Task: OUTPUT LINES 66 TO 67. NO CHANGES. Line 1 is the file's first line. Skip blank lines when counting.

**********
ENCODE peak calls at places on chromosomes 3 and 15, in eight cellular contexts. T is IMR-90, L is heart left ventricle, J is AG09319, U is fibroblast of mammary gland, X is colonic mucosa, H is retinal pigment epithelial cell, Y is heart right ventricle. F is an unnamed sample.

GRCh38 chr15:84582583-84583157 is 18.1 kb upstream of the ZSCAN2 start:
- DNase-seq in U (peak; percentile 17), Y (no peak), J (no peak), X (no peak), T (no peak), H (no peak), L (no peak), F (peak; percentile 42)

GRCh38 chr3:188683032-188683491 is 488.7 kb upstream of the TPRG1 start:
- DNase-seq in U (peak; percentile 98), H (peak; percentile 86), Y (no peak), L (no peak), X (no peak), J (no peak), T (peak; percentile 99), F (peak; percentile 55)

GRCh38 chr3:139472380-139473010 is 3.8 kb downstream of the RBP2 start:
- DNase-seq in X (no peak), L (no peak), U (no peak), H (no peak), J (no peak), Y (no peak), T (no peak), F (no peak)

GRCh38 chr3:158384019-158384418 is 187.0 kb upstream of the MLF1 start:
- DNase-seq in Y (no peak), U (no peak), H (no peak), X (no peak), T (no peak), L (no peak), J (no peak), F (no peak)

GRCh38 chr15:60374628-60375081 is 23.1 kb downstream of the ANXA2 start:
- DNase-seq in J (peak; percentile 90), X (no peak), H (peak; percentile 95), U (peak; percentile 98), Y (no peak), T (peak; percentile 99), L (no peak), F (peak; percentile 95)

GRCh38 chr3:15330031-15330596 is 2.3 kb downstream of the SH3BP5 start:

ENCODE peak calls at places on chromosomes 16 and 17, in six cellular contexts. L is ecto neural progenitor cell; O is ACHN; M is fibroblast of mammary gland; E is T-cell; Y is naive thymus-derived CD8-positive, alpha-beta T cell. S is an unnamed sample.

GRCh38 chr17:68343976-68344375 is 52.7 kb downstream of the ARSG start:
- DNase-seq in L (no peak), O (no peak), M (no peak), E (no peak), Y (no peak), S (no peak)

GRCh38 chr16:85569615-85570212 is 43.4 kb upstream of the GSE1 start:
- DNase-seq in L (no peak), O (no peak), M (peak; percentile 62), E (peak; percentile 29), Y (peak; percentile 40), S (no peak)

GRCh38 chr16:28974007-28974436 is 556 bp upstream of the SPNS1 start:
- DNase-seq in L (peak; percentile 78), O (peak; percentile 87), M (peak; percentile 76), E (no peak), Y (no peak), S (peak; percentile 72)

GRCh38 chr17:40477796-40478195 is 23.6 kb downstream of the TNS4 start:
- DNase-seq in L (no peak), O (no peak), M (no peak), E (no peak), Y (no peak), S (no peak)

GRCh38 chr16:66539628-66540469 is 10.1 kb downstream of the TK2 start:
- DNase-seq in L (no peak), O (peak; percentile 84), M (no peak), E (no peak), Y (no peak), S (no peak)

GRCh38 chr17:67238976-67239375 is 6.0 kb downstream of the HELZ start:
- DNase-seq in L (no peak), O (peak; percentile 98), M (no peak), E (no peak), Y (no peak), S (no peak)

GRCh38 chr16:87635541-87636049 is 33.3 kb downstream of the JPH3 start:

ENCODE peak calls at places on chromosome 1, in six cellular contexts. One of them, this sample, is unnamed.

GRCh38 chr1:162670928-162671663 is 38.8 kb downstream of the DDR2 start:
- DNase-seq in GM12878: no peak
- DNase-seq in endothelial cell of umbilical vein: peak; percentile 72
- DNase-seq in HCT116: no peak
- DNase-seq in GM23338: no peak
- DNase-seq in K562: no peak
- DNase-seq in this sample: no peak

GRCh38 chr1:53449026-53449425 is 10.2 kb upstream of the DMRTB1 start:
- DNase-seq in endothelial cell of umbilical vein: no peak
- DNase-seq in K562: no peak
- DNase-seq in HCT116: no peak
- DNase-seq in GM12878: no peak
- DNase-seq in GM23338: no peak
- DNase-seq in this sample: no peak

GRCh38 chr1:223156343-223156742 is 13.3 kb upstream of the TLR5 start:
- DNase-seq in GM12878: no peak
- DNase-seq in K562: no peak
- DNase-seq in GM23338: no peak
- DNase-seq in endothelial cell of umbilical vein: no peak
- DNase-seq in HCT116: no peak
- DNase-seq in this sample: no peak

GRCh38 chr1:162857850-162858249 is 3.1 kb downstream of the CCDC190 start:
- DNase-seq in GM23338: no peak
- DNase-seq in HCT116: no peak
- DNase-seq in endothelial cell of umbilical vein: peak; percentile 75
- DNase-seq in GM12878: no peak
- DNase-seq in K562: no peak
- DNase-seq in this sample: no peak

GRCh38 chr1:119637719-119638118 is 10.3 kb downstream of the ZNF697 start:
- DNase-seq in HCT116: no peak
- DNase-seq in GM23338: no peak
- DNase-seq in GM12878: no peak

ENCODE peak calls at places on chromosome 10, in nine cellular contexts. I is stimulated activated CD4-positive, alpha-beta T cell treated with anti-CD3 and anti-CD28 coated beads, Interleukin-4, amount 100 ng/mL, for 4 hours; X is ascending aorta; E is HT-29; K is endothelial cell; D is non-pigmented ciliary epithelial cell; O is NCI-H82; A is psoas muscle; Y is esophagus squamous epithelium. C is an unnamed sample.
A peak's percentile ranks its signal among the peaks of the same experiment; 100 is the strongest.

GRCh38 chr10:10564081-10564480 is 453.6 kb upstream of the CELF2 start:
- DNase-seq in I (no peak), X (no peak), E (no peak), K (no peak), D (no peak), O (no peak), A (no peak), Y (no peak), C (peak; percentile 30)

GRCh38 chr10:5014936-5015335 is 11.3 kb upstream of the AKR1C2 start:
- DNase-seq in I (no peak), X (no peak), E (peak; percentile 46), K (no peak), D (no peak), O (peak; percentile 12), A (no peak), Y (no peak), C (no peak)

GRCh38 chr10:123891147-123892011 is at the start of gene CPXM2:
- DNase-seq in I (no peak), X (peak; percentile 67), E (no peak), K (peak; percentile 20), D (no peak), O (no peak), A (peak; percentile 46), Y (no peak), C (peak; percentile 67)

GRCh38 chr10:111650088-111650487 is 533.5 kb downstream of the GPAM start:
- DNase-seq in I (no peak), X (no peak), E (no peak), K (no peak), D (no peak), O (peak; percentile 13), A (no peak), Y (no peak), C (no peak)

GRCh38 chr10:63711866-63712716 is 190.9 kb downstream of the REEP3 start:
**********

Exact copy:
GRCh38 chr10:123891147-123892011 is at the start of gene CPXM2:
- DNase-seq in I (no peak), X (peak; percentile 67), E (no peak), K (peak; percentile 20), D (no peak), O (no peak), A (peak; percentile 46), Y (no peak), C (peak; percentile 67)